Weitzman seeks SEC probe of Nassau accounting
Former Nassau County Comptroller Howard Weitzman, a Democrat who is running for his old job, said Monday that he has filed a federal complaint about what he called "false and misleading" financial reporting by Nassau County Comptroller George Maragos.
Assemb. Charles Lavine (D-Glen Cove) who joined Weitzman at a news conference in Mineola, said he has asked State Comptroller Thomas DiNapoli to audit the county "to get to the bottom of these very serious allegations."
Weitzman said he has asked the U.S. Securities & Exchange Commission to investigate whether Maragos and other top Republican leaders in county government postponed $88 million in judgments for property tax settlements in 2012 so that Nassau would have a surplus for the year.
Christina D'Amico, an SEC spokeswoman, said the agency would have no comment on the official complaint filed by Weitzman.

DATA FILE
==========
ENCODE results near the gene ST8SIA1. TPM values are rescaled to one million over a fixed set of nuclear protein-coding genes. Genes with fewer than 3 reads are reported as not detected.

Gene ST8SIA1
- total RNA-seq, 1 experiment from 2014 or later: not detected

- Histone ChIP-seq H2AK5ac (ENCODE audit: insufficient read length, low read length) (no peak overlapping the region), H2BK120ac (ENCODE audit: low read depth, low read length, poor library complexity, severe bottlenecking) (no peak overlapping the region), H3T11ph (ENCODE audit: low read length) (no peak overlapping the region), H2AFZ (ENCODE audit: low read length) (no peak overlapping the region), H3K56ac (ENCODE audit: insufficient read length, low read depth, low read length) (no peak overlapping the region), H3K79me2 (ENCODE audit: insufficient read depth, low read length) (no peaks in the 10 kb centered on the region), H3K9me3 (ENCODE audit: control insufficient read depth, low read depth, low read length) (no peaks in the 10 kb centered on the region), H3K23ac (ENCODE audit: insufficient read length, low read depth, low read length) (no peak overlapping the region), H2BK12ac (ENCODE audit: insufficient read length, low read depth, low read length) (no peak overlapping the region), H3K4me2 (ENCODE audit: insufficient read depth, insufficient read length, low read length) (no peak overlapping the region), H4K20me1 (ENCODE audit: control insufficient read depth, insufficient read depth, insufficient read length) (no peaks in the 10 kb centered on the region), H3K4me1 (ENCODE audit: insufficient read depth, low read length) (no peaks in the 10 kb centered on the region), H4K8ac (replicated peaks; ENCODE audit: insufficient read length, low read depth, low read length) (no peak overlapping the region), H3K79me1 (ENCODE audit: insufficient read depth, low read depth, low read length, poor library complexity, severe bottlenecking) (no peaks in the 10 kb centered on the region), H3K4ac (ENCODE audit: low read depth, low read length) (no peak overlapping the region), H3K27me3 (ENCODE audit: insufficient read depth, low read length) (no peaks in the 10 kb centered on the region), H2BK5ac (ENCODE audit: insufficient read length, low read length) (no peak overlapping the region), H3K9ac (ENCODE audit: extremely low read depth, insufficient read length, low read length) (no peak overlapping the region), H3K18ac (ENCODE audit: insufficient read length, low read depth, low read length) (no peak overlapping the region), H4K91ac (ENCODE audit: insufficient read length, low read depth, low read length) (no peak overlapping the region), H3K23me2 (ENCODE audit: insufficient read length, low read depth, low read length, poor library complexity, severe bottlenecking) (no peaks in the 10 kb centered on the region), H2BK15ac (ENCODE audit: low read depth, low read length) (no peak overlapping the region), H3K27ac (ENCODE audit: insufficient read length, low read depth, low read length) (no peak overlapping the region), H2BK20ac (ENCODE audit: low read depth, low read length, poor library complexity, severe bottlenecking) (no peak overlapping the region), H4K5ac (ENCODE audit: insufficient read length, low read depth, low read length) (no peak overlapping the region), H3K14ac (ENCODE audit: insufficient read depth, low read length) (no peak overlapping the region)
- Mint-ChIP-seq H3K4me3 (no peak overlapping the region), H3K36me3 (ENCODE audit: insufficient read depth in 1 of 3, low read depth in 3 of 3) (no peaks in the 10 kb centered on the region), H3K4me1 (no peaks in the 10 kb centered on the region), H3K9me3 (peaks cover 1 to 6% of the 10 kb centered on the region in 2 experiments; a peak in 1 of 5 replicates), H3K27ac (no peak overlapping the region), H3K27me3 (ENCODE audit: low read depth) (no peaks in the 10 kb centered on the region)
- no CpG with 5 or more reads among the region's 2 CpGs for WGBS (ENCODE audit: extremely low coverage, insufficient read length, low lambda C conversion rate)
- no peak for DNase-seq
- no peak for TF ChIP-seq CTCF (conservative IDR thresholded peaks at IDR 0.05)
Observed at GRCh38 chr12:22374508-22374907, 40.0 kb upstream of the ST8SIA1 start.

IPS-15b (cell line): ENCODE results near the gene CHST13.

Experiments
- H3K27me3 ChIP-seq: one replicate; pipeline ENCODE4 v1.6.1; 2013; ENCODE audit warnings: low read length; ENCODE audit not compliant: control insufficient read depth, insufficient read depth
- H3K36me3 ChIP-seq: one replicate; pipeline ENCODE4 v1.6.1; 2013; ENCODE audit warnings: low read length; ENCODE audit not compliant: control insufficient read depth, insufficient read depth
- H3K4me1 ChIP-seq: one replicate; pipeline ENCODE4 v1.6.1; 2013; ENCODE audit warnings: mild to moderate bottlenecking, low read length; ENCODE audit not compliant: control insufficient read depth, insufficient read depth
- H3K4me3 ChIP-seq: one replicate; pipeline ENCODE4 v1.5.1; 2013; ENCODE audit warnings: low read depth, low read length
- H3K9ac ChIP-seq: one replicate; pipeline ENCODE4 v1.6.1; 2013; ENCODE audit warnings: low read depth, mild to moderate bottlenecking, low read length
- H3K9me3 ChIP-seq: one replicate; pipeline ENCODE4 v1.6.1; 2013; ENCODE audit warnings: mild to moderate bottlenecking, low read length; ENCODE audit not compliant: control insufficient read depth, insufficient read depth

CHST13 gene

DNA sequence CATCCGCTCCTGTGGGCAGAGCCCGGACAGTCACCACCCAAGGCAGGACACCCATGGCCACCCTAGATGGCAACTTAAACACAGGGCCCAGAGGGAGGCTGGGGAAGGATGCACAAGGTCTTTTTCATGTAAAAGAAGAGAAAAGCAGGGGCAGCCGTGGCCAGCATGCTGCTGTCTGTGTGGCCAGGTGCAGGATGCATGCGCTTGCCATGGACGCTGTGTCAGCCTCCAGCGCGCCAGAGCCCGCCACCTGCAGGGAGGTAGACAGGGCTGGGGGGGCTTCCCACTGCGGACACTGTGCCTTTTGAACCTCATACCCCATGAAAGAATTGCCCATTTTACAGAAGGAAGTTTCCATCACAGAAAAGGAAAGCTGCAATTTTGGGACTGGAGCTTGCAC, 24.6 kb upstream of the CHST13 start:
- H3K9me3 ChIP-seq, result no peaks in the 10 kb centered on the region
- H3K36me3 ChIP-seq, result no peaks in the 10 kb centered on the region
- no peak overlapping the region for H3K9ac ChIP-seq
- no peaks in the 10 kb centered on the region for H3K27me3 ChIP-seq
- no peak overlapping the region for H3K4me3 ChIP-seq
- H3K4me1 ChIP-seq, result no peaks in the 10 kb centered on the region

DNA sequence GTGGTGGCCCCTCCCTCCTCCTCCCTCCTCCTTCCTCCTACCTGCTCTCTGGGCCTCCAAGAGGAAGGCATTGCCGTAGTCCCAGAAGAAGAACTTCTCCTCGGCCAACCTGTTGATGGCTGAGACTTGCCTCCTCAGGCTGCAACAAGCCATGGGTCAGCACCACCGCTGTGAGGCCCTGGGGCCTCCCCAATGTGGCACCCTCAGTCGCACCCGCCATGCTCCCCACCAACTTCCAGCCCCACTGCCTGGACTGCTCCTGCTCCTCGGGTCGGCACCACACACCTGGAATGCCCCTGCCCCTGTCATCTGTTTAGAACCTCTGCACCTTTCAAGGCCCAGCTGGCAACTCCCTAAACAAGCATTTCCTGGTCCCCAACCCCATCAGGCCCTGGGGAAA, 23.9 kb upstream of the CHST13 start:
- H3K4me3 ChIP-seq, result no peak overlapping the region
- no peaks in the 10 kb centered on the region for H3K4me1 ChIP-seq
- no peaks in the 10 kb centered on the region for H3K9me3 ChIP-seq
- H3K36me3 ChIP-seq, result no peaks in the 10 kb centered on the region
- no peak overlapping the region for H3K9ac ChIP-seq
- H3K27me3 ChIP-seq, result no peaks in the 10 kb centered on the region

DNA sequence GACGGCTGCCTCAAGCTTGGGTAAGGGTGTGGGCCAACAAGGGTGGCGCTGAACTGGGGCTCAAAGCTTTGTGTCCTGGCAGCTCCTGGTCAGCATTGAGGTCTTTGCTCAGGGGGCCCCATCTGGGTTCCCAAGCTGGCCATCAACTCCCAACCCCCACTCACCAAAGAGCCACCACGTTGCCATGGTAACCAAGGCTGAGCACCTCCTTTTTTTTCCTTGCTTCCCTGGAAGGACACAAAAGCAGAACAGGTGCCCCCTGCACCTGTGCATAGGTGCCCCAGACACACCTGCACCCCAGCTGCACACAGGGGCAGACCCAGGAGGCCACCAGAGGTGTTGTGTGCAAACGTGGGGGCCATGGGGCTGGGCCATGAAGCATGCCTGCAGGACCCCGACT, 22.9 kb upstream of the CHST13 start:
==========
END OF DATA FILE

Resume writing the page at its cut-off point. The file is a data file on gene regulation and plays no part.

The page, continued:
On Dec. 28, 2012, the last business day in the year, the county sought and got a two-week court deferral for paying the $88 million.
Weitzman said Maragos, a Republican, had issued "false and misleading financial statements that have deceived the public and those who purchase Nassau County bonds."
Maragos, who defeated Weitzman four years ago, dismissed the allegations. He said Nassau's "$41 million budgetary surplus has been reviewed by outside independent auditors, confirmed by the independent and nonpartisan Office of Legislative Budget Review and closely monitored by the rating agencies."
"We welcome all reviews of the county books and records from any regulatory agency," Maragos said. "The state comptroller, however, should recuse himself after having endorsed my opponent." DiNapoli endorsed Weitzman in April; his office did not return calls Monday.
Maurice Chalmers, head of the legislative budget office, declined to comment on Maragos' surplus figure. Instead he referred Newsday to an Aug. 13 memo from his office that said Nassau "was successful in getting the 2012 expenses pushed to 2013 by court order . . . and consequently did not book the expenses." The memo said the deferral provided "budgetary relief to 2012 but will add fiscal stress to the FY 2013 budget."